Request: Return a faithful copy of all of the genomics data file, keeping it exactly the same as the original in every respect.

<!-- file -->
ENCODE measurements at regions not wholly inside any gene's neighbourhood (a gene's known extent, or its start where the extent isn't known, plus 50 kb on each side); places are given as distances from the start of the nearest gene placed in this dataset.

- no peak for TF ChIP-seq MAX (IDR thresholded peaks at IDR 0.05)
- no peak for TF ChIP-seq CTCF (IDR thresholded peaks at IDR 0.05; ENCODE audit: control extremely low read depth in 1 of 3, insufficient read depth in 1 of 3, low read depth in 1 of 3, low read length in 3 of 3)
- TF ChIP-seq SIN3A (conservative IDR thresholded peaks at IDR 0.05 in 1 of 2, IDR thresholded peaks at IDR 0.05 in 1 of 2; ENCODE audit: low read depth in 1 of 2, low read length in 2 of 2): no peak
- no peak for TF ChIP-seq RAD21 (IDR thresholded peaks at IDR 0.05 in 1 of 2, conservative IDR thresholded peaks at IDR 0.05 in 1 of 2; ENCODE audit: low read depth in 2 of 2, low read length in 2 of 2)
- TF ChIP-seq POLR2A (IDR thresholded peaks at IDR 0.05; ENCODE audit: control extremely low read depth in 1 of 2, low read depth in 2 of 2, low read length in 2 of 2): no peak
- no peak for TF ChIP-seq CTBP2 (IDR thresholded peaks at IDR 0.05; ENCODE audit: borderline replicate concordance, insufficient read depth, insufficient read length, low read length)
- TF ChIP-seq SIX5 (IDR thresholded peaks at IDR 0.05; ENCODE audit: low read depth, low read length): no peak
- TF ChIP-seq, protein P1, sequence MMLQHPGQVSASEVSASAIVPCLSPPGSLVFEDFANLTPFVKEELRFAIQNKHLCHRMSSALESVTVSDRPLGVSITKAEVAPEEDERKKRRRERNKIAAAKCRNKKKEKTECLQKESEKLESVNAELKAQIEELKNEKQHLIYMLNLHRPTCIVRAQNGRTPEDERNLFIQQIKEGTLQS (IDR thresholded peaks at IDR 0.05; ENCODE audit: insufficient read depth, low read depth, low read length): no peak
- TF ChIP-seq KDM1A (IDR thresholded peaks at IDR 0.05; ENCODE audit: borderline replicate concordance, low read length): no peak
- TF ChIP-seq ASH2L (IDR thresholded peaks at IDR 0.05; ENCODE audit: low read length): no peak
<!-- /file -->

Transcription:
ENCODE measurements at regions not wholly inside any gene's neighbourhood (a gene's known extent, or its start where the extent isn't known, plus 50 kb on each side); places are given as distances from the start of the nearest gene placed in this dataset.

- no peak for TF ChIP-seq MAX (IDR thresholded peaks at IDR 0.05)
- no peak for TF ChIP-seq CTCF (IDR thresholded peaks at IDR 0.05; ENCODE audit: control extremely low read depth in 1 of 3, insufficient read depth in 1 of 3, low read depth in 1 of 3, low read length in 3 of 3)
- TF ChIP-seq SIN3A (conservative IDR thresholded peaks at IDR 0.05 in 1 of 2, IDR thresholded peaks at IDR 0.05 in 1 of 2; ENCODE audit: low read depth in 1 of 2, low read length in 2 of 2): no peak
- no peak for TF ChIP-seq RAD21 (IDR thresholded peaks at IDR 0.05 in 1 of 2, conservative IDR thresholded peaks at IDR 0.05 in 1 of 2; ENCODE audit: low read depth in 2 of 2, low read length in 2 of 2)
- TF ChIP-seq POLR2A (IDR thresholded peaks at IDR 0.05; ENCODE audit: control extremely low read depth in 1 of 2, low read depth in 2 of 2, low read length in 2 of 2): no peak
- no peak for TF ChIP-seq CTBP2 (IDR thresholded peaks at IDR 0.05; ENCODE audit: borderline replicate concordance, insufficient read depth, insufficient read length, low read length)
- TF ChIP-seq SIX5 (IDR thresholded peaks at IDR 0.05; ENCODE audit: low read depth, low read length): no peak
- TF ChIP-seq, protein P1, sequence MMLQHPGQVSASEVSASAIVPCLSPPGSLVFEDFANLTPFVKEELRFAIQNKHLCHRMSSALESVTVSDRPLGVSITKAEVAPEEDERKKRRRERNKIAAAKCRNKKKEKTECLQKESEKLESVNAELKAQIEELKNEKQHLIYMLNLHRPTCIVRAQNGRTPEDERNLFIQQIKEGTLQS (IDR thresholded peaks at IDR 0.05; ENCODE audit: insufficient read depth, low read depth, low read length): no peak
- TF ChIP-seq KDM1A (IDR thresholded peaks at IDR 0.05; ENCODE audit: borderline replicate concordance, low read length): no peak
- TF ChIP-seq ASH2L (IDR thresholded peaks at IDR 0.05; ENCODE audit: low read length): no peak